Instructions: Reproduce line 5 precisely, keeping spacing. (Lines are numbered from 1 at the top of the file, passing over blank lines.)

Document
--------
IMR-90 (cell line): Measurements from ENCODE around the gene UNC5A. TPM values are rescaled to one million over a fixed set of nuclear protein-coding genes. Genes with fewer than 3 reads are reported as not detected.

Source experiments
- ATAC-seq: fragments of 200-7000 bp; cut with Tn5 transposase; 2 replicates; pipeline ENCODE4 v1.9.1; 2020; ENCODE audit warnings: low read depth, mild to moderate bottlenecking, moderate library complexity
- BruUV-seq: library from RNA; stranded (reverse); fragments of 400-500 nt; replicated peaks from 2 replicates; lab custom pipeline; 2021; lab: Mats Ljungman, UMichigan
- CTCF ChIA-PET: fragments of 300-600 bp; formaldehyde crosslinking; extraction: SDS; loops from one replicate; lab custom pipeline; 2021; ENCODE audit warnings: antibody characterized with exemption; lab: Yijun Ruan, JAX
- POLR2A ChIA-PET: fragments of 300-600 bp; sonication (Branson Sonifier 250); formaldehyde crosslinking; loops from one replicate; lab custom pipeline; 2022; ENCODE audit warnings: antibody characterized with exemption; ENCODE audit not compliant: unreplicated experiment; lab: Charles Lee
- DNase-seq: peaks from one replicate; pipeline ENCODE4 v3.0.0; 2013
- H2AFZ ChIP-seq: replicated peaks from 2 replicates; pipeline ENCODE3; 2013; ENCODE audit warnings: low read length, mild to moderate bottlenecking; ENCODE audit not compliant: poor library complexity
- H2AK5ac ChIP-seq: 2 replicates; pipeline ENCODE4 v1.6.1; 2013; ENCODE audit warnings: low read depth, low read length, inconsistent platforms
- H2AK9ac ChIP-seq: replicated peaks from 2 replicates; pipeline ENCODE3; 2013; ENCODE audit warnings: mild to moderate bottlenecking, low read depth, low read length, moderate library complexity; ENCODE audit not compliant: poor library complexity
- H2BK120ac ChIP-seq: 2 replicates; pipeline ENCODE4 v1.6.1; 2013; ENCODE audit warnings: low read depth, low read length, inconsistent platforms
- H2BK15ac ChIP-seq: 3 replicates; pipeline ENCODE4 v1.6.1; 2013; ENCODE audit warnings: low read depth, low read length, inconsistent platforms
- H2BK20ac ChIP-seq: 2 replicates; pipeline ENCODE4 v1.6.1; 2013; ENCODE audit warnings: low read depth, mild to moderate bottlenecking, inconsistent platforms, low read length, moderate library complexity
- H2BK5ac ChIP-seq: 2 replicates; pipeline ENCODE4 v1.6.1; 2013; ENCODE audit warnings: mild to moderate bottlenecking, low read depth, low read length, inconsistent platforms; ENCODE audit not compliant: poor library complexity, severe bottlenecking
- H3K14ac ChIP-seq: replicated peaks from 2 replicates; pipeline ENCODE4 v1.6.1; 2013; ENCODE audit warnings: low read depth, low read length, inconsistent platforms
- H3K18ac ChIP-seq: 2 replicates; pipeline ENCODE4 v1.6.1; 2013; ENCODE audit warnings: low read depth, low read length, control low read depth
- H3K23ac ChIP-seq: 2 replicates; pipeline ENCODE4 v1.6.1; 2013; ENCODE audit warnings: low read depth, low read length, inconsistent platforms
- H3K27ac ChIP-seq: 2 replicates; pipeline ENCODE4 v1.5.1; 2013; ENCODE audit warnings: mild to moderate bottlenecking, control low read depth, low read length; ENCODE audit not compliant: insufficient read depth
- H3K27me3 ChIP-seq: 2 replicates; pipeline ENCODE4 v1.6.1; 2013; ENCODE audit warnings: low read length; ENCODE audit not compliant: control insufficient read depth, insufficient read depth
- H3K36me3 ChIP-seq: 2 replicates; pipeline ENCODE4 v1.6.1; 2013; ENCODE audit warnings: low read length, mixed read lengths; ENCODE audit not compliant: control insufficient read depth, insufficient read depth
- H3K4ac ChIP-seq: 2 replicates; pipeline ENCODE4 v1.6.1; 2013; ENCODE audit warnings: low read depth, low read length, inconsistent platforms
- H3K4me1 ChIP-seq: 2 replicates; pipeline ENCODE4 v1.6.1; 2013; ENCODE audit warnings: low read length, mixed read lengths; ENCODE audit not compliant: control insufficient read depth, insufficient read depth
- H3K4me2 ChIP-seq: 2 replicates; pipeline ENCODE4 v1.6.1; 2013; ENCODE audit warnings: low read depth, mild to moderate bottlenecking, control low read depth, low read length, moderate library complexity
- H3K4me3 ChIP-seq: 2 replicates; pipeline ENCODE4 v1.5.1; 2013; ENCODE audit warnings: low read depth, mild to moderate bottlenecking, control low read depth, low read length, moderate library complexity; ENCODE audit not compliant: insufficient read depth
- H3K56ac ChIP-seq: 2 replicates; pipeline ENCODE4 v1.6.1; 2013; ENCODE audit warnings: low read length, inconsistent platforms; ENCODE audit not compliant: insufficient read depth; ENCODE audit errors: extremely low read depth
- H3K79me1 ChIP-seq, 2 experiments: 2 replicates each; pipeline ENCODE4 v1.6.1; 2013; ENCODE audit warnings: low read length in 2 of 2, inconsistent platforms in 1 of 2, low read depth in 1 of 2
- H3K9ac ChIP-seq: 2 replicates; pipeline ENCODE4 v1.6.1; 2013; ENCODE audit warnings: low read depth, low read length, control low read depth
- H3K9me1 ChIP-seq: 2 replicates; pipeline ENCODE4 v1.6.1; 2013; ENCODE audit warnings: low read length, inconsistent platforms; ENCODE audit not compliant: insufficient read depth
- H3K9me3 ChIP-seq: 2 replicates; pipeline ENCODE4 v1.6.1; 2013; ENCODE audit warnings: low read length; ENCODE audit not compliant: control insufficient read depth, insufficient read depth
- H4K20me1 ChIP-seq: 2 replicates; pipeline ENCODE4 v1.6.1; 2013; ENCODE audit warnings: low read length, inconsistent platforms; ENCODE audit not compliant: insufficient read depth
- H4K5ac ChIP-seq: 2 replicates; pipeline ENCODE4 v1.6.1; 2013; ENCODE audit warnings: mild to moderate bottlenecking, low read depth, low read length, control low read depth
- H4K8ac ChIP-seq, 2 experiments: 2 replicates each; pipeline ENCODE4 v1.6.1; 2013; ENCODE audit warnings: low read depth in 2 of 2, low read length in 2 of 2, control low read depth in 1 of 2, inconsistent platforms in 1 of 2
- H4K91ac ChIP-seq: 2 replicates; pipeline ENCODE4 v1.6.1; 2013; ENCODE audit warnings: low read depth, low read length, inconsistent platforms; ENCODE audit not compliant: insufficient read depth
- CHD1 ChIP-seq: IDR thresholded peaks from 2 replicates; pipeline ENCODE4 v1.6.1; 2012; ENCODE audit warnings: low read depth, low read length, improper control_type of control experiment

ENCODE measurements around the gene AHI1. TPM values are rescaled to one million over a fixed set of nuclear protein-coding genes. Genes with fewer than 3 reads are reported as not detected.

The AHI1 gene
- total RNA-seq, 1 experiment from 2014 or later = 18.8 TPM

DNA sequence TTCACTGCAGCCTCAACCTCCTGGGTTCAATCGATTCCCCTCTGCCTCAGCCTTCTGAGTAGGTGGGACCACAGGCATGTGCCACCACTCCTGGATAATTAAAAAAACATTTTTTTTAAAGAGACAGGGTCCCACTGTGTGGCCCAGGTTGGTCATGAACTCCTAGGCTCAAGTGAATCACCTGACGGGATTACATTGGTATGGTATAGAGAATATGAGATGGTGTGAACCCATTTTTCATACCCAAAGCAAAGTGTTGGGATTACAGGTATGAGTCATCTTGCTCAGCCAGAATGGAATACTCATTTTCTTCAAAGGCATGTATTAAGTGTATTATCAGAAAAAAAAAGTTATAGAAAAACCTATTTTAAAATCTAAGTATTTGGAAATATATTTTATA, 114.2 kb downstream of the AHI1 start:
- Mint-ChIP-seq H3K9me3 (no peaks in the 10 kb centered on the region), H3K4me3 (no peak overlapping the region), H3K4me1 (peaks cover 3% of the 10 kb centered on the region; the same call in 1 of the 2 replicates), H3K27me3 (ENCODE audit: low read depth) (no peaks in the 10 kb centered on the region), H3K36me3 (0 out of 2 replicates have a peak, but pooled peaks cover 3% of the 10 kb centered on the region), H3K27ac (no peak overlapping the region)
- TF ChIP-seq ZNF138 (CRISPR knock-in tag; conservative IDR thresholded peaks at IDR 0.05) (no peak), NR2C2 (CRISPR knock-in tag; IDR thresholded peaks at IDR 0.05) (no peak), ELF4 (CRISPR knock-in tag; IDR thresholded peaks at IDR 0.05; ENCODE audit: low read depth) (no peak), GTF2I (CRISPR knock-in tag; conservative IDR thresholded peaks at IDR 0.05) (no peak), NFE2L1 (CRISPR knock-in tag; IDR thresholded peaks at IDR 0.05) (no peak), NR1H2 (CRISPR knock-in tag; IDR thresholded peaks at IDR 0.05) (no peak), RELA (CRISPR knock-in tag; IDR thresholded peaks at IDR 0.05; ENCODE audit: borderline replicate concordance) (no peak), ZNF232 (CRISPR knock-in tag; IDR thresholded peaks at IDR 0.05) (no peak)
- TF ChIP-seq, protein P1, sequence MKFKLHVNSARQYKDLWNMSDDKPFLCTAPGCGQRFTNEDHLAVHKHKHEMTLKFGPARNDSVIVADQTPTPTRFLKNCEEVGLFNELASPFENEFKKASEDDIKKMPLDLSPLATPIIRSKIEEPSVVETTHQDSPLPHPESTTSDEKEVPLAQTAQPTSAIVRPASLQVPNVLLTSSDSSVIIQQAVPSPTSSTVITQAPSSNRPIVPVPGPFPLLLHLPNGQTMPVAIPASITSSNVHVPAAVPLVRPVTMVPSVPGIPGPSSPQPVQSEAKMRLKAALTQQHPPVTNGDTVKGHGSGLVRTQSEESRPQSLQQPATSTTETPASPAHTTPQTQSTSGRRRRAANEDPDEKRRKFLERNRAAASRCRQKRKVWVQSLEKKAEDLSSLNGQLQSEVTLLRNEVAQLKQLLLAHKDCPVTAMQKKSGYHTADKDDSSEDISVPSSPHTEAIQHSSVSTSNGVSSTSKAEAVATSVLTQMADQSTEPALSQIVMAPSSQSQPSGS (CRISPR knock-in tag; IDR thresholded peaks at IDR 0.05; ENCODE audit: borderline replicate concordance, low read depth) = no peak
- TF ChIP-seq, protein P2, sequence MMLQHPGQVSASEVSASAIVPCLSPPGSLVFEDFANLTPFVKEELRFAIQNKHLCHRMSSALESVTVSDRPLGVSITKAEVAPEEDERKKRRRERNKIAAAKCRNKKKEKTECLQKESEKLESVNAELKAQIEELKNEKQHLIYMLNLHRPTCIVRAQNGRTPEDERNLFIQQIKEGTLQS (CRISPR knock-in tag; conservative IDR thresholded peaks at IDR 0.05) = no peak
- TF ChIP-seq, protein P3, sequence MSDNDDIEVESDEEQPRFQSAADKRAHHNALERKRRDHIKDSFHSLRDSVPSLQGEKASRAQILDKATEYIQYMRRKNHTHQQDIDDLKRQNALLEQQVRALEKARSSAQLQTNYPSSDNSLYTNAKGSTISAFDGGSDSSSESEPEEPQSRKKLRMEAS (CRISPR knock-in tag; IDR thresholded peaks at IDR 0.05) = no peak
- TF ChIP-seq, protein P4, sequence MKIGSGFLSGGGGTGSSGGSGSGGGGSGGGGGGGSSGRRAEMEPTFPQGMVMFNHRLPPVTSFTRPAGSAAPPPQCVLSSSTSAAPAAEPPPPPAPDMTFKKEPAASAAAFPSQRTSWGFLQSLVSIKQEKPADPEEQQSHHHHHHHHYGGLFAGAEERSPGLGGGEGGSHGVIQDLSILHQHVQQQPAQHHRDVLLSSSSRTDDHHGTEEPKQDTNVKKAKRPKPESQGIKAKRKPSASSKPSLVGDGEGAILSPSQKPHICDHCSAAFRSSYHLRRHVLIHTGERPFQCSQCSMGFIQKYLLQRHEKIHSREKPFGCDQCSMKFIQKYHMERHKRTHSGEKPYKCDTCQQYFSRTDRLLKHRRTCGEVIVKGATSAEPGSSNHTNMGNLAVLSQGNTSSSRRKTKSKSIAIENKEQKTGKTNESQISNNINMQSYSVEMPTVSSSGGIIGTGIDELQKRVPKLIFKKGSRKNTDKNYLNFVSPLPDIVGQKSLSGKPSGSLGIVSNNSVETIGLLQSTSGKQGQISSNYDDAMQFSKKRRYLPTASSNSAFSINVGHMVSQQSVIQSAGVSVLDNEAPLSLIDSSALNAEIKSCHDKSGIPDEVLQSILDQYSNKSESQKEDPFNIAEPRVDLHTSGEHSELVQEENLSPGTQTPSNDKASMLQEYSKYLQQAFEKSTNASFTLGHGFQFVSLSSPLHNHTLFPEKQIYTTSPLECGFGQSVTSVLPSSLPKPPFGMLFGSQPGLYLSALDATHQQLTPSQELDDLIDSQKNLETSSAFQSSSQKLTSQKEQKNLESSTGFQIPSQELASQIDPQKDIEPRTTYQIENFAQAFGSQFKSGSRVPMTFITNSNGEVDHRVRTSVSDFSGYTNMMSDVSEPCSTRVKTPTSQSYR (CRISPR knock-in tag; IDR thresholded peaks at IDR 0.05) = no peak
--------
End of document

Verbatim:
- CTCF ChIA-PET: fragments of 300-600 bp; formaldehyde crosslinking; extraction: SDS; loops from one replicate; lab custom pipeline; 2021; ENCODE audit warnings: antibody characterized with exemption; lab: Yijun Ruan, JAX